cared for by loyal friends.
Occasionally he appeared in public, a magnificent gray figure of a man. And then, at seventy-three, the “Dark mother always gliding near” enfolded him.
There are puzzling things in the physical and moral constitution of Walt Whitman
, and the obstinate questions involved in his theory of poetry and in his actual poetical performance are still far from solution.
But a few points concerning him are by this time fairly clear.
They must be swiftly summarized.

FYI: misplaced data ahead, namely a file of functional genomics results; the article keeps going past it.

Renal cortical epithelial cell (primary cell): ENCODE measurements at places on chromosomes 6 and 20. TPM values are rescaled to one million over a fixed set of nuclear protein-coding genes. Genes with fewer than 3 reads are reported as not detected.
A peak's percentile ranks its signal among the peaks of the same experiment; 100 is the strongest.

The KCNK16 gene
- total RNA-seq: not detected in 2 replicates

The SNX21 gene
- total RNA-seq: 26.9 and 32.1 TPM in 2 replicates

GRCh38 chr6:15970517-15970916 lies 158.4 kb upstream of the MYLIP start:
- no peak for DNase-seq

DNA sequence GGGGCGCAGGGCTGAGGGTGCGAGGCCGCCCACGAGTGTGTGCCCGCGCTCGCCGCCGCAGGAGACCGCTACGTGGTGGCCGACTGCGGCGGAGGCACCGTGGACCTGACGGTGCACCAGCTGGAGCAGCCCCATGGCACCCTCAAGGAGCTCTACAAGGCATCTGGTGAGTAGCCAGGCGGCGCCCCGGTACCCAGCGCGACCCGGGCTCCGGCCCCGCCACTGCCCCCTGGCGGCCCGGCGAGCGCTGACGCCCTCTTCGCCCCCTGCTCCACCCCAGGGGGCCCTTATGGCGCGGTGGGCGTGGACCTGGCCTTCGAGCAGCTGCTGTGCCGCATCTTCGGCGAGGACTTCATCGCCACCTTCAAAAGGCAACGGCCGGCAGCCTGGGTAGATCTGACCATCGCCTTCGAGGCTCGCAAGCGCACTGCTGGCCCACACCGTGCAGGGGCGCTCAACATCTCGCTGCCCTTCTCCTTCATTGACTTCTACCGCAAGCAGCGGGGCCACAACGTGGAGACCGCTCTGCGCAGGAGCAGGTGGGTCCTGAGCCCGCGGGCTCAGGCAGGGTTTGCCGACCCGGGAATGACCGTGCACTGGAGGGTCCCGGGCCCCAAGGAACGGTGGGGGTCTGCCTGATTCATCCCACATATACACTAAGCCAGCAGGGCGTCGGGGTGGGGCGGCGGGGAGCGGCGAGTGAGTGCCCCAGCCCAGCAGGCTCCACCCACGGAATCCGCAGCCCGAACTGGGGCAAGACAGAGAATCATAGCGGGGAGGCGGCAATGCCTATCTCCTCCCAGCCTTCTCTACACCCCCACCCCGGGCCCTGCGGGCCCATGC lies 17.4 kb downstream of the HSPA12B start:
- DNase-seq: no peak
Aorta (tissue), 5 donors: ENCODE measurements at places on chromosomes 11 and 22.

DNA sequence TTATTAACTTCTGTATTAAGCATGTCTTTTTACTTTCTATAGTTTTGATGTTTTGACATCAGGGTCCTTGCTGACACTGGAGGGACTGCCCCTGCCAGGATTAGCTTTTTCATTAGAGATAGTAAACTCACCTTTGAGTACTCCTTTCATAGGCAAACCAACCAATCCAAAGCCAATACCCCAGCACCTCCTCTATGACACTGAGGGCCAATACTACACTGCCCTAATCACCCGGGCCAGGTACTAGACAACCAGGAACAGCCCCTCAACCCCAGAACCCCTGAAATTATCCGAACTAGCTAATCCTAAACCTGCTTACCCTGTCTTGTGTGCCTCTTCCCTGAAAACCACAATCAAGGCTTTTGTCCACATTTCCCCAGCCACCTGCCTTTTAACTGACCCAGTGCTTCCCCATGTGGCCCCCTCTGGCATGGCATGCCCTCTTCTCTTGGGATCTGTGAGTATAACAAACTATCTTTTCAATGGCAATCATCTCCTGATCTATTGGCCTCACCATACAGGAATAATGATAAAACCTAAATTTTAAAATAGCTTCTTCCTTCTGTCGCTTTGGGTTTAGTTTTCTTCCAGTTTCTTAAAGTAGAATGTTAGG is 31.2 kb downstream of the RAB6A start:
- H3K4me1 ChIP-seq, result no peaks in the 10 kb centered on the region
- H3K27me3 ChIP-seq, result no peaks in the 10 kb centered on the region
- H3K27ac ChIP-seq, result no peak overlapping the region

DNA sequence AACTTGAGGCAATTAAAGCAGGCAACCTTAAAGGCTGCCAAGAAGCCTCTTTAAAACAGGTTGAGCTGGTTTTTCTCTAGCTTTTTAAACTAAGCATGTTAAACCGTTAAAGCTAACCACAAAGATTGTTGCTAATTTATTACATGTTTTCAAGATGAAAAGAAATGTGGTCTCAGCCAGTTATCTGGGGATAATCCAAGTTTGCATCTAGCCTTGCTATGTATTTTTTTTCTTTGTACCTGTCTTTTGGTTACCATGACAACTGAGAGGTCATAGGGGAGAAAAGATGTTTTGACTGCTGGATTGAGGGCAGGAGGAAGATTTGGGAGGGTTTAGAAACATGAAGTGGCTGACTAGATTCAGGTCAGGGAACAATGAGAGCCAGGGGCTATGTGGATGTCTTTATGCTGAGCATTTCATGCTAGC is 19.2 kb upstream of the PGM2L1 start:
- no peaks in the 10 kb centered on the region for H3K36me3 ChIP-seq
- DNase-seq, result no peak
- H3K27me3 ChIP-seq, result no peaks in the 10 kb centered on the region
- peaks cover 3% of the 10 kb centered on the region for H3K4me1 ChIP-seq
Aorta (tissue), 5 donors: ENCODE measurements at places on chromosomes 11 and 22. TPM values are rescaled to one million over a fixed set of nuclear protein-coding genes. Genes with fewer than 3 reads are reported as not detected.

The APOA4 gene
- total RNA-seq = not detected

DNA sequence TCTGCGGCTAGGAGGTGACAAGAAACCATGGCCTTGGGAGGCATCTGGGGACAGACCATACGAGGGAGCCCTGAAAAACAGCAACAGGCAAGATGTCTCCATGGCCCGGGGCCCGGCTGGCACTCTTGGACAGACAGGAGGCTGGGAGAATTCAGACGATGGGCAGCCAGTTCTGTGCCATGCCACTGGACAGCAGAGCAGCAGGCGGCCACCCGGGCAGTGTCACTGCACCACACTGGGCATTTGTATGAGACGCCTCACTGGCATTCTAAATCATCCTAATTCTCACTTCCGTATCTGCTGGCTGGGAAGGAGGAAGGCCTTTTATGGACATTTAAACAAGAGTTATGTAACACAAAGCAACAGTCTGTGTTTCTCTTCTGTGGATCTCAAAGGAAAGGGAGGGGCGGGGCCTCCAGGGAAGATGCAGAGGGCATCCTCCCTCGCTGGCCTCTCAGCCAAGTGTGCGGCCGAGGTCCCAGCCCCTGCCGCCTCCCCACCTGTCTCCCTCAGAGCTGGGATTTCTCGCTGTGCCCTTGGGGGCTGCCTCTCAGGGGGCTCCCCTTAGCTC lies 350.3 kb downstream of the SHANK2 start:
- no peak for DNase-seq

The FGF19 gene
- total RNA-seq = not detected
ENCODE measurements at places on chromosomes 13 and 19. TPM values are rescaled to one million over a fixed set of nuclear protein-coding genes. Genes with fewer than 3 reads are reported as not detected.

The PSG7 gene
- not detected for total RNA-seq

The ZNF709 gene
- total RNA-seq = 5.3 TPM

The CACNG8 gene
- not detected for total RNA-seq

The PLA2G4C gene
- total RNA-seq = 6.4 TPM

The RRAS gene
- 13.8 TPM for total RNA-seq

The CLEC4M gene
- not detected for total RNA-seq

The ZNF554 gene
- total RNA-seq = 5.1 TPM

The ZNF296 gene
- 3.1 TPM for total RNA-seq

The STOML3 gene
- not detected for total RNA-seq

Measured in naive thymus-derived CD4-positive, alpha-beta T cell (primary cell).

The first obstacle to the popular acceptance of Walt Whitman
is the formlessness or alleged formlessness of Leaves of Grass
This is a highly technical question, involving a more accurate notation than has thus far been made of the patterns and tunes of free verse and of emotional prose.
's “new and national declamatory expression,” as he termed it, cannot receive a final technical valuation until we have made more scientific progress in the analysis of rhythms.
As regards the contents of his verse, it is plain that he included much material unfused and untransformed by emotion.
These elements foreign to the nature of poetry clog many of his lines.
The enumerated objects in his catalogue or inventory